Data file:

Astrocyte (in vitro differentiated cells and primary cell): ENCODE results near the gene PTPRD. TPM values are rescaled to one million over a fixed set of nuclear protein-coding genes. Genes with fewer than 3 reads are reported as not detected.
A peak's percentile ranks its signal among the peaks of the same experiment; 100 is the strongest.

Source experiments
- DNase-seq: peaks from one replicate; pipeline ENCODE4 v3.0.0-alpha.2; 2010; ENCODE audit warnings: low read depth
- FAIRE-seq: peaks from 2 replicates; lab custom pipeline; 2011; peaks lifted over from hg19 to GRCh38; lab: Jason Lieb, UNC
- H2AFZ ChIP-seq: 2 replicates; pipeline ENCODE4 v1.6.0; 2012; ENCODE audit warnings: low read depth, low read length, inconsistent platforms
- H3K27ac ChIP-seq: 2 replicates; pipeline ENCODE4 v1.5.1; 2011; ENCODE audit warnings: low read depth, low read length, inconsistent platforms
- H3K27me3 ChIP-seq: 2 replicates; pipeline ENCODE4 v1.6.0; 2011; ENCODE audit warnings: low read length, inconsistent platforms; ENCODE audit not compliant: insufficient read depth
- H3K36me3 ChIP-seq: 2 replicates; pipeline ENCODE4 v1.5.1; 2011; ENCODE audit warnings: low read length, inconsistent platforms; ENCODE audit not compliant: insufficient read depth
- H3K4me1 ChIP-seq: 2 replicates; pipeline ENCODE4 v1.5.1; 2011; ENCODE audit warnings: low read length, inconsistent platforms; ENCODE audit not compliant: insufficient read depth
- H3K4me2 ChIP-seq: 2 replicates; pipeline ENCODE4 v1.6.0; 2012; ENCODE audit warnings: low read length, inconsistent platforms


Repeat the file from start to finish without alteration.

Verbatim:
Astrocyte (in vitro differentiated cells and primary cell): ENCODE results near the gene PTPRD. TPM values are rescaled to one million over a fixed set of nuclear protein-coding genes. Genes with fewer than 3 reads are reported as not detected.
A peak's percentile ranks its signal among the peaks of the same experiment; 100 is the strongest.

Source experiments
- DNase-seq: peaks from one replicate; pipeline ENCODE4 v3.0.0-alpha.2; 2010; ENCODE audit warnings: low read depth
- FAIRE-seq: peaks from 2 replicates; lab custom pipeline; 2011; peaks lifted over from hg19 to GRCh38; lab: Jason Lieb, UNC
- H2AFZ ChIP-seq: 2 replicates; pipeline ENCODE4 v1.6.0; 2012; ENCODE audit warnings: low read depth, low read length, inconsistent platforms
- H3K27ac ChIP-seq: 2 replicates; pipeline ENCODE4 v1.5.1; 2011; ENCODE audit warnings: low read depth, low read length, inconsistent platforms
- H3K27me3 ChIP-seq: 2 replicates; pipeline ENCODE4 v1.6.0; 2011; ENCODE audit warnings: low read length, inconsistent platforms; ENCODE audit not compliant: insufficient read depth
- H3K36me3 ChIP-seq: 2 replicates; pipeline ENCODE4 v1.5.1; 2011; ENCODE audit warnings: low read length, inconsistent platforms; ENCODE audit not compliant: insufficient read depth
- H3K4me1 ChIP-seq: 2 replicates; pipeline ENCODE4 v1.5.1; 2011; ENCODE audit warnings: low read length, inconsistent platforms; ENCODE audit not compliant: insufficient read depth
- H3K4me2 ChIP-seq: 2 replicates; pipeline ENCODE4 v1.6.0; 2012; ENCODE audit warnings: low read length, inconsistent platforms